Gladiators 2024: Winners crowned after grand final

Finlay Anderson and Marie-Louise Nicholson have been crowned Gladiators champions after Saturday night's grand final on BBC One.

The pair beat fellow contenders, Wesley Male and Bronte Jones, to lift the coveted trophy after a competition that has lasted 11 weeks.

The reboot of the 1990s show has proved to be an audience hit.

An average of eight million viewers have tuned in each week, and a second series has been confirmed.

In the final showdown, Anderson and Nicholson raced to the top of the travelator and burst through the paper to become champions.

Anderson, an army officer, ran faster and emerged victorious after going head-to-head with wrestler Male.

The 34-year-old, from Edinburgh, said it was "the most surreal moment ever" to go from being five years old and playing The Eliminator in his grandmother's living room, to "lifting the real deal".

Meanwhile, Nicholson, a personal trainer from Dublin, entered The Eliminator with a two-second head start on Sheffield firefighter Jones and kept her lead in the race to the top.

"Bronte was on my tail the whole time, what a competitor to go up against, she was so close to the end there. I think we're both winners in my eyes," the 28-year-old told host Bradley Walsh.

The series, which was filmed at Sheffield Arena, launched 16 new Gladiators, including Sabre, Legend, Giant and Diamond, who have become fan favourites.

Over the course of 11 weeks, they have been competing against the contenders in classic events such as Duel and the Eliminator.

Anderson said the hardest part of the final was The Edge, a challenge in which contenders and Gladiators chase each other on an elevated grid, as he had injured his ribs in that event in the quarter-finals and "didn't want to get hurt again".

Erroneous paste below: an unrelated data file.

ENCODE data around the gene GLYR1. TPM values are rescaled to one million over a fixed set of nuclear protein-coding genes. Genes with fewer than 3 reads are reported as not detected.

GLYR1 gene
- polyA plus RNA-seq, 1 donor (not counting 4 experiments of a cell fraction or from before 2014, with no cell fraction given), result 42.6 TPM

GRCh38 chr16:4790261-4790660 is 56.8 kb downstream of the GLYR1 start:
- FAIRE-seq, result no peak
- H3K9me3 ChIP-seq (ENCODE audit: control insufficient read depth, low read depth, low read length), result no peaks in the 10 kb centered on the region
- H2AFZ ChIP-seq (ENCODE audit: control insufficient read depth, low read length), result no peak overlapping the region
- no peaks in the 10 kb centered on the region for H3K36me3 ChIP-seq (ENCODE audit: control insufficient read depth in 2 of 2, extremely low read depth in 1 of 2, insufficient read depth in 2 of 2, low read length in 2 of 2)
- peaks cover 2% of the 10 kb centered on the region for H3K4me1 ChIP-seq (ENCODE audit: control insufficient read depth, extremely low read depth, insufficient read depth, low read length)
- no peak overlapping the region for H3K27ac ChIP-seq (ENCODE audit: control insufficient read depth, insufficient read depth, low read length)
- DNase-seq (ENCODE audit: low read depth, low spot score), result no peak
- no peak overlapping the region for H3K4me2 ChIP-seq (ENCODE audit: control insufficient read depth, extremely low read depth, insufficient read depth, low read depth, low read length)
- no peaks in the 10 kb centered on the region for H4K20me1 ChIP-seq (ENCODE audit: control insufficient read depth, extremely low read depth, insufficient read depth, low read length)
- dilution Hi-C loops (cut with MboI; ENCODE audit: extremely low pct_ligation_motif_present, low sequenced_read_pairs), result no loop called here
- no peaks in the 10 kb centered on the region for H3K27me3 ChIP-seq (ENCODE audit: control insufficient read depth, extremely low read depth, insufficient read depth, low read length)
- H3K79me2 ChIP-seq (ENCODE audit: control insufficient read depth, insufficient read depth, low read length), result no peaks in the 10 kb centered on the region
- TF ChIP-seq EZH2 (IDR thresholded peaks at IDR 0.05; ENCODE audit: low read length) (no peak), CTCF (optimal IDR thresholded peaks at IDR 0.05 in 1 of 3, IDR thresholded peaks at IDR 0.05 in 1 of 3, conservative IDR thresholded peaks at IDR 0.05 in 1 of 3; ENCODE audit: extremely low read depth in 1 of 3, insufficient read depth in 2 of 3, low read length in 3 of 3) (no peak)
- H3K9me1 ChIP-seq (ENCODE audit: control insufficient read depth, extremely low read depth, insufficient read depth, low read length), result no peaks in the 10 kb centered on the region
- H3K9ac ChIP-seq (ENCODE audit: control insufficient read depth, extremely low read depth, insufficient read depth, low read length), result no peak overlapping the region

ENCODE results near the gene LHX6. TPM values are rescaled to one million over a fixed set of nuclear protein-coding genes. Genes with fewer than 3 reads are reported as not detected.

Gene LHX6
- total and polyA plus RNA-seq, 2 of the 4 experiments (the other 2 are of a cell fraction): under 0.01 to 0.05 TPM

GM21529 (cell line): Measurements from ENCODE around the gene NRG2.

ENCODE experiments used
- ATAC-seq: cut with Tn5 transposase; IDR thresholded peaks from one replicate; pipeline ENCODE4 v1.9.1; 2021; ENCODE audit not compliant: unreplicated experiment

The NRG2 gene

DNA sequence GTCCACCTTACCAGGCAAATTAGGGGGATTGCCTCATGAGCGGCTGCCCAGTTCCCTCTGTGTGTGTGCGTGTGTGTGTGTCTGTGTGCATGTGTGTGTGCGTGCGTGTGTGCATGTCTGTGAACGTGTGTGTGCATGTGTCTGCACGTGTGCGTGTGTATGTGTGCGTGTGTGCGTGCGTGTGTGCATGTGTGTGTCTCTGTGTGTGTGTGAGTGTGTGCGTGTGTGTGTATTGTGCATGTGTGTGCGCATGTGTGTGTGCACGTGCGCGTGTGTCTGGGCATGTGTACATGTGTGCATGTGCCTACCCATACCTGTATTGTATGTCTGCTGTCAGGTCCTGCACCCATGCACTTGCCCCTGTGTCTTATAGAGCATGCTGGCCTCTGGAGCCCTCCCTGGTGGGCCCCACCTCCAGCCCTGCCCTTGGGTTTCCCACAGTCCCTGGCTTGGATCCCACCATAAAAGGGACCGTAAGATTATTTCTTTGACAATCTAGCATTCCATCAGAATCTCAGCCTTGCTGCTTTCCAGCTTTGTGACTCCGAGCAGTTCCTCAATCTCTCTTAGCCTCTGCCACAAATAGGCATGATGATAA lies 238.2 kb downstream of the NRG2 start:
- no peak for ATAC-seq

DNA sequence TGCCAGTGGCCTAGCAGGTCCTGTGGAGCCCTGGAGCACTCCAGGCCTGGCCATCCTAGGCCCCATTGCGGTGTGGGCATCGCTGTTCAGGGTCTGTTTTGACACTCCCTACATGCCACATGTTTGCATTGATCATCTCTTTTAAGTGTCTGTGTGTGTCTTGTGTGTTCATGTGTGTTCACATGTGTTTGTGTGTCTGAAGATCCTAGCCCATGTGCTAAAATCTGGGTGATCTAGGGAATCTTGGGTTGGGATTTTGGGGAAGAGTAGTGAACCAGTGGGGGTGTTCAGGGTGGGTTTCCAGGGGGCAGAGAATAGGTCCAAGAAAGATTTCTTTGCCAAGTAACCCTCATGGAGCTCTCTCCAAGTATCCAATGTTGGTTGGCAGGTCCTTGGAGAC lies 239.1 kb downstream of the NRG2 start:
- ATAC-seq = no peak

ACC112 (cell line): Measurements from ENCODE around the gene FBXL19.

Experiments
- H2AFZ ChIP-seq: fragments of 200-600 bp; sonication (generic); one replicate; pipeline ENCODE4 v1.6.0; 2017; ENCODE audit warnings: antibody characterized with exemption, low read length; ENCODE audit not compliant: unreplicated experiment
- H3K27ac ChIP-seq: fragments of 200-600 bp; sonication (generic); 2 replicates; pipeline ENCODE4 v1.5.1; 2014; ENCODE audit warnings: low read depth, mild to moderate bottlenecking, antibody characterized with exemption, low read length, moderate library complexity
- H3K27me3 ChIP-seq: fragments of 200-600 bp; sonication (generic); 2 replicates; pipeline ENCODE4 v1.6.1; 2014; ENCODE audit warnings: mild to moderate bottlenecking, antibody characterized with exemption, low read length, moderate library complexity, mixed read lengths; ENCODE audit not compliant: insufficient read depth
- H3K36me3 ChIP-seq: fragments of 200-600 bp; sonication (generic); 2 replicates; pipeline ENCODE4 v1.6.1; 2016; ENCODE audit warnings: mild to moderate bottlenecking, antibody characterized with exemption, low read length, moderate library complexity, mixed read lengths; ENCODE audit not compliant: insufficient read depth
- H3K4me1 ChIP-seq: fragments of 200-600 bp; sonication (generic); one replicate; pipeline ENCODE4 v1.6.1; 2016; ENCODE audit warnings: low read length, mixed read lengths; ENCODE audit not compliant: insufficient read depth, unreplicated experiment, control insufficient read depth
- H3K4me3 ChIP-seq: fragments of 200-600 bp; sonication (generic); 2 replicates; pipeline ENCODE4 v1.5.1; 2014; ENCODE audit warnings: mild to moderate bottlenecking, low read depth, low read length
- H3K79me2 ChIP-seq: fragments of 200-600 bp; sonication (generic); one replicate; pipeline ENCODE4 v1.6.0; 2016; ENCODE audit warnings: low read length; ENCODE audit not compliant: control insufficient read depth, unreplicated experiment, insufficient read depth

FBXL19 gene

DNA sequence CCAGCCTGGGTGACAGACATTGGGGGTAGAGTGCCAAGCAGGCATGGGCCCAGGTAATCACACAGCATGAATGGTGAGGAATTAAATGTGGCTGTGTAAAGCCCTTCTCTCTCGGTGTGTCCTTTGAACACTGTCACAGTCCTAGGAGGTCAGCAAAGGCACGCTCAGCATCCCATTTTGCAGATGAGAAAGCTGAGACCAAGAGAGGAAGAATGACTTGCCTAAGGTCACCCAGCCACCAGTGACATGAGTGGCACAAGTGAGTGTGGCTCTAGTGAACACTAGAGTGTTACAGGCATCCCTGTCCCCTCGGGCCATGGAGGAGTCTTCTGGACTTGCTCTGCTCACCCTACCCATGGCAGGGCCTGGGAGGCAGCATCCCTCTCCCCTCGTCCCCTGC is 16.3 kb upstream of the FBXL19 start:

Nicholson's least favourite game was Duel, in which participants have to knock their opponents off a podium. "I'm quite petite and not as strong as some of the Gladiators," she said. "They had great stability and knock you straight on the head."

gladiator and contender playing
[BBC]

Earlier this week, the BBC announced in its annual plan that Gladiators will return to Sheffield Arena for a second series.

"It has been wonderful to hear how much families have loved watching this together," said Kalpna Patel-Knight, the BBC's head of entertainment.

She added: "We can't wait for more action from the Gladiators."

Keeping the original format has been key to the show's success, media experts have said.

"When you watch Gladiators, it's exactly the same as it was in the 1990s, in terms of the challenges, the music and the eliminations," Tom Harrington, an analyst at the media research firm Enders Analysis, told the BBC.

Mr Harrington said some other revived shows have failed because they've "been tinkered with" to the point they end up losing what made them good originally.

"With Gladiators, the producers understood what made it great to watch in the first place, and they've not messed with that at all," he added.

First broadcast on ITV on 10 October 1992, Gladiators was like nothing seen before in the prime time Saturday slot.

The Lycra-clad combatants, including Wolf, Warrior, Shadow and Cobra, became household names, while contenders took on an exhausting array of challenges.

The show ran on the network until 2000, before being resurrected by Sky between 2008 and 2009.

The BBC began showing the current series this January, with father and son duo Bradley and Barney Walsh presenting.

Compared with when Gladiators started in the 1990s - when there were only a handful of TV slots - there is much more competition for viewers' attention now.

But it has been one of the most successful TV reboots in recent years, with the opening episode attracting an audience of nearly 10 million, including 28-day catch-up figures.

Mr Harrington said the Gladiators reboot had achieved a rare feat of getting families to come together on a Saturday night to watch TV.

"It's a declining phenomenon," he said. "Especially when you consider that younger viewers are moving away from TV to short-form video or streaming services.

"But here you have a show that's on at a particular time slot, and people [have tuned] in."